Front-line civilian agencies remind us of the real toll of the war. Here are excerpts from their latest communiques.
The scenes at al-Hilla's hospital on April 1 showed that something terrible had happened. The bodies of the men, women and children -- both dead and alive -- brought to the hospital were punctured with shards of shrapnel from cluster bombs. Videotape of the victims was judged too awful to show on television by Reuters and Associated Press editors. If, as accounts suggest, U.S. forces dropped cluster bombs in residential areas of al-Hilla, even if they were directed at military targets, such an action could constitute a disproportionate attack. This would be a grave breach of international humanitarian law. An independent and thorough investigation must be held.
The International Committee of the Red Cross (ICRC) delivered surgical assistance to the Medical City hospital complex in Baghdad (650 beds). The complex has neither water nor power, and only six out of 27 operating theatres could still be used. The main hospitals now rely on their backup generators for electric power. Many have been working non-stop for three days now and risk breaking down.
International Committee of the Red Cross
The Food and Agricultural Organization's prime concern is the approaching harvest of the winter wheat and barley crop, expected to begin in late April and estimated at between 1.5 and 1.7 million tonnes of grain. Loss of the winter harvest, especially in Iraq's northern "bread basket" provinces, which account for more than half of the country's entire cereal production, would further aggravate what is already a difficult situation.
Food and Agricultural Organization
Hundreds of civilians are being injured every day, and children may find themselves without a mother, a father, brothers or sisters. Many of the "military casualties" we hear about are men whose children will now have to grow up without them.
World Health Organization
Baghdad is a city of 5 million people, half of them under the age of 18. Our extensive experience working with children in conflict has taught us there are debilitating consequences that last for years. These children and their families will never be the same.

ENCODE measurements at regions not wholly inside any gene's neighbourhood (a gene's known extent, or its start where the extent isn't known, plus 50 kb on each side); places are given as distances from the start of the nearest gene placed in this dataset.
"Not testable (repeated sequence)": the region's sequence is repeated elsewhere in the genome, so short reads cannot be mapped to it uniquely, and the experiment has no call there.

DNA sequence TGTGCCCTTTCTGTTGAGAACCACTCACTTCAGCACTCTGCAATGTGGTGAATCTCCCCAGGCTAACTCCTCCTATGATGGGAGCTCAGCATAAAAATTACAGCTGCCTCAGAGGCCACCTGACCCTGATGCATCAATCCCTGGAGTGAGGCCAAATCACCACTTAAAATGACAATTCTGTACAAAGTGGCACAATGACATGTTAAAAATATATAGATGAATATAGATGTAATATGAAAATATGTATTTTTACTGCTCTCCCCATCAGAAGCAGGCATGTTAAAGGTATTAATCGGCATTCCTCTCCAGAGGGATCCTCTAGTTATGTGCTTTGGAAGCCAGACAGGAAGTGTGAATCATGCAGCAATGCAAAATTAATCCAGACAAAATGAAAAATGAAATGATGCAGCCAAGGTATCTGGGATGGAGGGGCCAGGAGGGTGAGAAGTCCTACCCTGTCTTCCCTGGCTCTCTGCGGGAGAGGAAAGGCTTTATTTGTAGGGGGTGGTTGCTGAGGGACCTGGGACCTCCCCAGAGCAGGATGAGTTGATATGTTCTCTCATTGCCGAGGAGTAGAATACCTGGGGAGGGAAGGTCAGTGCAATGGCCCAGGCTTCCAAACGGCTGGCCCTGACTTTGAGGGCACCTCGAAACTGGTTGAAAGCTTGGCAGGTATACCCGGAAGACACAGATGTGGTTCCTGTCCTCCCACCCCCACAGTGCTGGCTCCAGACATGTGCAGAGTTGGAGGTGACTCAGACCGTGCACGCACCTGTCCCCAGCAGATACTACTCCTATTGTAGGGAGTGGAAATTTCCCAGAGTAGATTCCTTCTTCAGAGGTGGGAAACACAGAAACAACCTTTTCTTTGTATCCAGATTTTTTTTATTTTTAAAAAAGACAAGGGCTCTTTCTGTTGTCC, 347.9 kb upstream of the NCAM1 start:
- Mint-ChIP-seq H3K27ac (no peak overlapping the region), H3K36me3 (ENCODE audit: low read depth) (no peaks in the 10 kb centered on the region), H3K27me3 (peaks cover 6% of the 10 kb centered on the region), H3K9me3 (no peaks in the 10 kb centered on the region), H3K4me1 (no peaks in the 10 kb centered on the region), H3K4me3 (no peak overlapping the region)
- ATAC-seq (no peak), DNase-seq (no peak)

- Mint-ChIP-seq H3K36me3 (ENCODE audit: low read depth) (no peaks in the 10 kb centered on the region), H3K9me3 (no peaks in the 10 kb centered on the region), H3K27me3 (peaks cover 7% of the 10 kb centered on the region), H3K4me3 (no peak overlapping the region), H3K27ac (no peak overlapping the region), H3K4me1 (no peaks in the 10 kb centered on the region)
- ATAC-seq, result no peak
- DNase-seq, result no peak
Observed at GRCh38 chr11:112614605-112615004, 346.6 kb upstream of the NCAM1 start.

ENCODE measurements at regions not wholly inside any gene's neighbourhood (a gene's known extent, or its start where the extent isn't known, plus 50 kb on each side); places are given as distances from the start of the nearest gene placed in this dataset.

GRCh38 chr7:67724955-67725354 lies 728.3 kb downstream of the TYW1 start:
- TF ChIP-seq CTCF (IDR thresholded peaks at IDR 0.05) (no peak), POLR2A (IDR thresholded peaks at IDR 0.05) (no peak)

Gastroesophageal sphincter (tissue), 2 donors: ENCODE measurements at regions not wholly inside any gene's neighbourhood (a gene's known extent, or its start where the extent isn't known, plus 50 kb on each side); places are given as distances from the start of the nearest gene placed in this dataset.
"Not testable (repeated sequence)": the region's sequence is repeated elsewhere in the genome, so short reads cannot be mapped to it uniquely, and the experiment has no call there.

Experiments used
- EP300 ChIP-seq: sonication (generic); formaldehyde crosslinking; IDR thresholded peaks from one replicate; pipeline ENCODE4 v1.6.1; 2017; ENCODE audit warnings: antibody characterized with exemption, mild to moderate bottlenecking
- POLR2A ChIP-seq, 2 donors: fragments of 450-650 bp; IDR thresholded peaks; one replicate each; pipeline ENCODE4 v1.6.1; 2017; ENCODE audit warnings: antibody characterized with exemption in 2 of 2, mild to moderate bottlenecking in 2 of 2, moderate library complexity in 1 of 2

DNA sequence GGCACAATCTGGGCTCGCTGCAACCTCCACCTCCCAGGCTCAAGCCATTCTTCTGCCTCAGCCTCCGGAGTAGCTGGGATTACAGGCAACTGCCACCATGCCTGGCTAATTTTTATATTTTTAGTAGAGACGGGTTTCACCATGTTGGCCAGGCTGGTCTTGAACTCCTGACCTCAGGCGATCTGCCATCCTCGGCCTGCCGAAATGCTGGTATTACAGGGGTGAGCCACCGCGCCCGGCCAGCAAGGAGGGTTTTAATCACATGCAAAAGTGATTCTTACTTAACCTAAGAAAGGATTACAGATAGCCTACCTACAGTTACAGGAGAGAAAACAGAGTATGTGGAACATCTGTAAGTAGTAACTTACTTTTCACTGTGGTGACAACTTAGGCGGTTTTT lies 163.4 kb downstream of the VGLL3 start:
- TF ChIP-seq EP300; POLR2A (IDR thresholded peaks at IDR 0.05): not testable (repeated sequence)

land mines everywhere
Many houses in the village of Golp, near Halabja, have been destroyed, and many parts of the land are contaminated with unexploded ordnance.
Mine Advisory Group
With the majority of Iraqis set to exhaust their food reserves by May, the WFP plans to support a food distribution system capable of meeting the needs of up to 27.1 million Iraqis. The operation would see 1.6 million tonnes of food moved into Iraq over the coming six months. WFP has concluded contracts to purchase an unprecedented 400,000 tonnes of food. It is hoped these supplies can reach the region by late April or early May.
World Food Program
On Monday, the Al Kindi hospital received 19 casualties, many of them children, and some eventually died. There are some shortages of painkillers and anesthetic drugs
Doctors Without Borders
Iraqis responsible for past crimes should be prosecuted before an international tribunal, not the U.S.-sponsored, Iraqi-led judicial process outlined at the Pentagon today. The U.S. should support a tribunal composed of international jurists or a mixed tribunal composed of local and international legal experts.
Human Rights Watch